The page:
Dear National Media: You’ve certainly had enough time. But it seems, you still can’t quite bring yourselves to grasp it. This is a malevolent monster. A threat to your lives, the lives of your children. The lives of your parents and friends. A threat to the future of this country as you know it.
What, exactly, is it going to take to bring this home to you?
Do I really need to quote Michelle Goldberg to explain it? I guess I do.
Most people — or, at any rate, most readers of The New York Times — remember Donald Trump’s response to the white nationalist riot in Charlottesville, Va., as a particularly low point in a presidency full of them. After a rambling, aggrieved news conference in which he defended some of those marching with neo-Nazis as “very fine people,” Trump’s already dismal approval rating hovered below 38 percent. Staffers voiced shame and disgust to journalists (anonymously, of course). Senator Susan Collins was “concerned.”
They were “very fine people,” those Neo-Nazis marching for white supremacy in Charlottesville. Apparently the media were under some delusion that someone like Donald Trump, so “clueless,” so “removed” from politics might have made that statement in a moment of “equanimity.” Or some sort of forgivable naivete.
But, as Goldberg patiently explains, there was no basis for that conclusion. There was no basis for anyone to conclude that this “reality TV star” named Donald J. Trump was then and there nothing but the most malignant form of human racist that has ever wiggled free of the earth’s clutches to stand proudly, for his brief moment in the sun, expressing his true feelings, then and there, for all to see.
Goldberg points out that what happened directly after the Charlottesville riot was so instructive, so telling, as Trump immediately waddled his grotesqueness into a rally in Phoenix, Arizona, only days after the Charlottesville display his of white supremacist sympathies.
Onstage, Trump hinted at his plans to pardon Joe Arpaio, the former Maricopa County sheriff who’d been convicted of contempt of court after defying a judge’s order to cease detaining people simply on suspicion that they were undocumented. Outside, protesters massed, and violence erupted as riot police confronted them. “Some screamed. Some poured milk on their face,” reported The Arizona Republic. “Skin, slicked in sweat, burned from the chemicals in the pepper balls and pepper spray.”
As The Washington Post reported at the time, Trump’s inflammatory event was part of a pattern: “When he finds himself under attack or slipping in popularity, he often holds a rally in a place like this: a diverse blue city that’s home to liberal protesters but surrounded by red suburbs and rural towns filled with Trump supporters who will turn out in droves.”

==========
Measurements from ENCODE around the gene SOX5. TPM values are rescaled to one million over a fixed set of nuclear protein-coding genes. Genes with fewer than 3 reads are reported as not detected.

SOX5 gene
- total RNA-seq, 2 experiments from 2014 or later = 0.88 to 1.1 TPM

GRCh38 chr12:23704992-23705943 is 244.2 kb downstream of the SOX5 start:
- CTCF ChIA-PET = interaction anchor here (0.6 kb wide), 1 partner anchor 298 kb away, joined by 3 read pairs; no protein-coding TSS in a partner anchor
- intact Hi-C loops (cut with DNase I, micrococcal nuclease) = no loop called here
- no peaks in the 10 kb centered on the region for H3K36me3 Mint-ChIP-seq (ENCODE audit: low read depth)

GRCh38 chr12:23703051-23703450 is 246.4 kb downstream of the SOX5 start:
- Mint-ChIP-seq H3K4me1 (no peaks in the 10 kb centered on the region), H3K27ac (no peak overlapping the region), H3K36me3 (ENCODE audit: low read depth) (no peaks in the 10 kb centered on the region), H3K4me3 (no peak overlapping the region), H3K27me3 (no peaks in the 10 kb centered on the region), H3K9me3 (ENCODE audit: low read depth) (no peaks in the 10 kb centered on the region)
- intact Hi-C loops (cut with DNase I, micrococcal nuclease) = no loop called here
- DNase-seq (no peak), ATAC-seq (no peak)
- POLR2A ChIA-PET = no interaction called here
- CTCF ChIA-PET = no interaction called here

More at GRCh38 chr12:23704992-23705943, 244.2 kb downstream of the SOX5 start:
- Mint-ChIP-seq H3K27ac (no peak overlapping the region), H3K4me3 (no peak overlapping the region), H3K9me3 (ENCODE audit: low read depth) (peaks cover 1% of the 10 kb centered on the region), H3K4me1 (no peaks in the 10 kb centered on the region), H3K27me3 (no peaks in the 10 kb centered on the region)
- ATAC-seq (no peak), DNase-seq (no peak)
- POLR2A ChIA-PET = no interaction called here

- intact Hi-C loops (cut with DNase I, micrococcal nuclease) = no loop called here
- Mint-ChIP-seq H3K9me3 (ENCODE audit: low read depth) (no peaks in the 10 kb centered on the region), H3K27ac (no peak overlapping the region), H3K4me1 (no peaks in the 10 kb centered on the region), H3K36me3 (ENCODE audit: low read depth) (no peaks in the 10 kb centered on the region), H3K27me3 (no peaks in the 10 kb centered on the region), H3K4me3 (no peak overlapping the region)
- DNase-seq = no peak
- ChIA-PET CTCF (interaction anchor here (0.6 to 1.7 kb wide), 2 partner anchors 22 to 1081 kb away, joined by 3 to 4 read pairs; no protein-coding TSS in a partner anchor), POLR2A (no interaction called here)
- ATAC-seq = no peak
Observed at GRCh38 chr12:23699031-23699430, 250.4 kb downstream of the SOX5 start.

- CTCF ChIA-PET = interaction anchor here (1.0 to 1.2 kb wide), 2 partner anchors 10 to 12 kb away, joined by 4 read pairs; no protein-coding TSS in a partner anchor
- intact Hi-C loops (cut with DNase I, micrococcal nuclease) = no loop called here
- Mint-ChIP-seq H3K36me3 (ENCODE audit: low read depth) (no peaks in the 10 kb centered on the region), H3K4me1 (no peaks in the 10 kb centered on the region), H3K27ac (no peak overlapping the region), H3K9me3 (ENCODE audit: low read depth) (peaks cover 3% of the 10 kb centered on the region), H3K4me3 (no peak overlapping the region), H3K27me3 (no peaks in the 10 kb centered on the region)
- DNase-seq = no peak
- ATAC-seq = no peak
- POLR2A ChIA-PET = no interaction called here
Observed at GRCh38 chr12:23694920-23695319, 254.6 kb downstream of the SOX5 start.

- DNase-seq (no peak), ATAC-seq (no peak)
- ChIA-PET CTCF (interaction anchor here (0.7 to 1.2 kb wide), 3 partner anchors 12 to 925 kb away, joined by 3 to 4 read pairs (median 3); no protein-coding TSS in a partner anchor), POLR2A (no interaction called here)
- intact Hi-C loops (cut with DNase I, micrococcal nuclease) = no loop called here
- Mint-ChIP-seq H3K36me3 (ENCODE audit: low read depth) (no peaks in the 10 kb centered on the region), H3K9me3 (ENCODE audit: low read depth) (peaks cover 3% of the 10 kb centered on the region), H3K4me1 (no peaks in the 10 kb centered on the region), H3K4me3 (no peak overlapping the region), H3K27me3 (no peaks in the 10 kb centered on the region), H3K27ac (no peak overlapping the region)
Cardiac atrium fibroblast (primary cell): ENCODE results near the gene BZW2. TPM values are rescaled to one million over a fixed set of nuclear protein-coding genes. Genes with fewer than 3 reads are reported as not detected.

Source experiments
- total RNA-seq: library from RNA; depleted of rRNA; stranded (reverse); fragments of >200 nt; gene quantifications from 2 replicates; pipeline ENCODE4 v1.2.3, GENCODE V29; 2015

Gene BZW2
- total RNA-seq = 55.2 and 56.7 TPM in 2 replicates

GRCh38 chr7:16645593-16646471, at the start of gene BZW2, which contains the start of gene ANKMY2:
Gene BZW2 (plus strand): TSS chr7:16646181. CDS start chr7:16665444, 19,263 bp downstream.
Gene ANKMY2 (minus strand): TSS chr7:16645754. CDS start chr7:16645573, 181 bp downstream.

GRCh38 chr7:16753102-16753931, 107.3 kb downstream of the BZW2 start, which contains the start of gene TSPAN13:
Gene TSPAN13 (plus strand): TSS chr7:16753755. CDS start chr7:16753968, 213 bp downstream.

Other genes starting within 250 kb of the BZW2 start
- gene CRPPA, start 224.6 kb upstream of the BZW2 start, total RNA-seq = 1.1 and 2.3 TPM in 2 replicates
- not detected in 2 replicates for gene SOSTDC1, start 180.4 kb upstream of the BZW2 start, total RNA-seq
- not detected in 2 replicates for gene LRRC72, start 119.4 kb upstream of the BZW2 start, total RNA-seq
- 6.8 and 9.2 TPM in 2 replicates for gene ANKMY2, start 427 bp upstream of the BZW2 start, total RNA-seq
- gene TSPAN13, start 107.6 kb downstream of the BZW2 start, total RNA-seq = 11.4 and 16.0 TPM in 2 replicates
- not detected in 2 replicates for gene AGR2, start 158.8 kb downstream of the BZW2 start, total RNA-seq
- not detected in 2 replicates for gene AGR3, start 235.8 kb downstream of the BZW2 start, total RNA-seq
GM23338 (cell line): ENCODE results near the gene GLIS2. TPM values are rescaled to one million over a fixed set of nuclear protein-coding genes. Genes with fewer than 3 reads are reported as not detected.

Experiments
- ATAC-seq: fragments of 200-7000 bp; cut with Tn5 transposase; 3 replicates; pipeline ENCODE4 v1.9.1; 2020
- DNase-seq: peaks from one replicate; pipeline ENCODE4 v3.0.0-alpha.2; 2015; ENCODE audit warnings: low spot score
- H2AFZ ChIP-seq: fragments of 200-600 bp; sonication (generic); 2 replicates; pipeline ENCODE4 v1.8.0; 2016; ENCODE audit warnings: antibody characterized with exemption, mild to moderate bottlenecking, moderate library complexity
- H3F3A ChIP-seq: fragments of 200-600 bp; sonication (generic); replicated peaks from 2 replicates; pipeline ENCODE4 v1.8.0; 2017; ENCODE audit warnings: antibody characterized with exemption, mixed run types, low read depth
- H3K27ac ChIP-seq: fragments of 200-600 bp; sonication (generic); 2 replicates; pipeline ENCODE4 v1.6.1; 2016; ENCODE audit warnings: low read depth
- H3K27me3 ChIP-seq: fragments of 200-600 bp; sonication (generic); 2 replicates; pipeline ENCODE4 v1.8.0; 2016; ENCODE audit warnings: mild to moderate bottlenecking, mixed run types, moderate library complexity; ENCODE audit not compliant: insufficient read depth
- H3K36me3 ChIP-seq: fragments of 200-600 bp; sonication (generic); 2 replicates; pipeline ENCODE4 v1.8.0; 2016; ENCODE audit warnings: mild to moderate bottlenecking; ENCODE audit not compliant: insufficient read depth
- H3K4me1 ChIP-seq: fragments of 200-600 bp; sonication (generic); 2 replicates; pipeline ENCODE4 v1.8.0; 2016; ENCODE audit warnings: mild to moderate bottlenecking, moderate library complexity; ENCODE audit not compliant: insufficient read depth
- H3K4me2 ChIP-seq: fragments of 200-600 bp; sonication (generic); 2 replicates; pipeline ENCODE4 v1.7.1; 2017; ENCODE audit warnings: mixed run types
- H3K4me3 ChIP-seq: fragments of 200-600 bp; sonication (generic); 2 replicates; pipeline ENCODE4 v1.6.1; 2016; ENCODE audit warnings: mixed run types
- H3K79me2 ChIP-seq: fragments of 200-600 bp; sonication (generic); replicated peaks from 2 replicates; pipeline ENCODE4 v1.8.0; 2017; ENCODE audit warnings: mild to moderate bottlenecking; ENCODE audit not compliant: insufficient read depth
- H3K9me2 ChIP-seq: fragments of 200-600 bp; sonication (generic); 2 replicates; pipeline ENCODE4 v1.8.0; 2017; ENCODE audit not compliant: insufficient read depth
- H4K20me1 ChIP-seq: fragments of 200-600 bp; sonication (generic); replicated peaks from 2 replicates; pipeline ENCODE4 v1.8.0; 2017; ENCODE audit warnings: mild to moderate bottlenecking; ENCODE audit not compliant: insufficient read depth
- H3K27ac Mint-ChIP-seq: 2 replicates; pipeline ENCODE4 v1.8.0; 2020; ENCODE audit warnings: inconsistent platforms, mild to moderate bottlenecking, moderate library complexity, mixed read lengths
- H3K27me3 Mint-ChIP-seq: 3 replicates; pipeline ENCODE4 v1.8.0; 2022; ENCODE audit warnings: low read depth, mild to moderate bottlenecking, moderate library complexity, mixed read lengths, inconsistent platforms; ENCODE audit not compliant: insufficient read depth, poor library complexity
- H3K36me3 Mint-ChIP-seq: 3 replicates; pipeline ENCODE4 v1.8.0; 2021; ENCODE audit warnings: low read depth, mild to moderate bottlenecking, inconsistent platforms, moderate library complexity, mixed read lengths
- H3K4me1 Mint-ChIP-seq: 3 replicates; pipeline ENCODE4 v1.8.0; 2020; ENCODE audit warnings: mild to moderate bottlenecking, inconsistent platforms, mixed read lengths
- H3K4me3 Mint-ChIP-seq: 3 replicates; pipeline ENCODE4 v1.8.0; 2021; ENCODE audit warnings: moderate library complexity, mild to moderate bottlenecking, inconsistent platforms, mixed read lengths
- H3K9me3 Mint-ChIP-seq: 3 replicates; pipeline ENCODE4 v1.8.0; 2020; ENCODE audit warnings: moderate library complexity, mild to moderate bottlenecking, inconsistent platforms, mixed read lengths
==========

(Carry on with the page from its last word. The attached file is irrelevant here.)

And now, after all that has happened in the last two weeks in this country, he is coming to Tulsa, Oklahoma, the site of the worst massacre of African-Americans by white supremacists and Klansmen after the Civil War. He is going there to give a speech to his supporters. Not to “unify” the country. Not to address the protests against racial injustice that have roiled the country over the last month. But for his re-election prospects, to rally his base of support.
Yet, there are people who are prepared to give him “the benefit of the doubt.” To “wait and see.” To “speculate.”
As soon as the rally was announced, people started asking a question that Trump often forces: Was the president being stupid or evil? After all, it’s highly unlikely that Trump, who reportedly didn’t know what happened at Pearl Harbor when he visited in 2017, is familiar with the Tulsa massacre.
Writing for CNN, Chris Cillizza speculated that the intended audience for the Tulsa rally could be suburban white women disgusted by Trump’s response to the killing of George Floyd and the resulting protests. Politico Playbook said, of this political moment: “Donald John Trump is torn. Torn between the impulse to speak and cater to his base, and the demands of governing a multiracial country in the throes of unprecedented turmoil and upheaval.” Somehow, even at this late date, there are professional commentators who have not grasped the full malignancy of this president.
No, he isn’t “torn.” He doesn’t care about “reconciling” the country. As Goldberg states:
It’s hard to believe these people don’t know what they’re doing with Trump’s Tulsa appearance. In 2017, The Post described how rallies in blue cities “allow Trump to highlight the deep division in the country — and force voters to pick a side.” Tulsa has a Republican mayor, but a similar strategy seems to be at work with the Juneteenth event. Trump isn’t torn. He wants to tear up the country.
He is trying to destroy this country. And he’s letting the media help him.
To all in the U.S. media, you who are charged with providing your informed knowledge and considered judgment to the American people: If you all haven’t realized what this person is by now, if there is something holding you back in that judgment, then, please, what tell us that is.
I can’t fathom what it could possibly be.
Note: It appears that the rally in Tulsa has been postponed—for one day.
It was the rare instance of the president bending to criticism.
Gee, thanks. The country is so grateful for your sacrifice.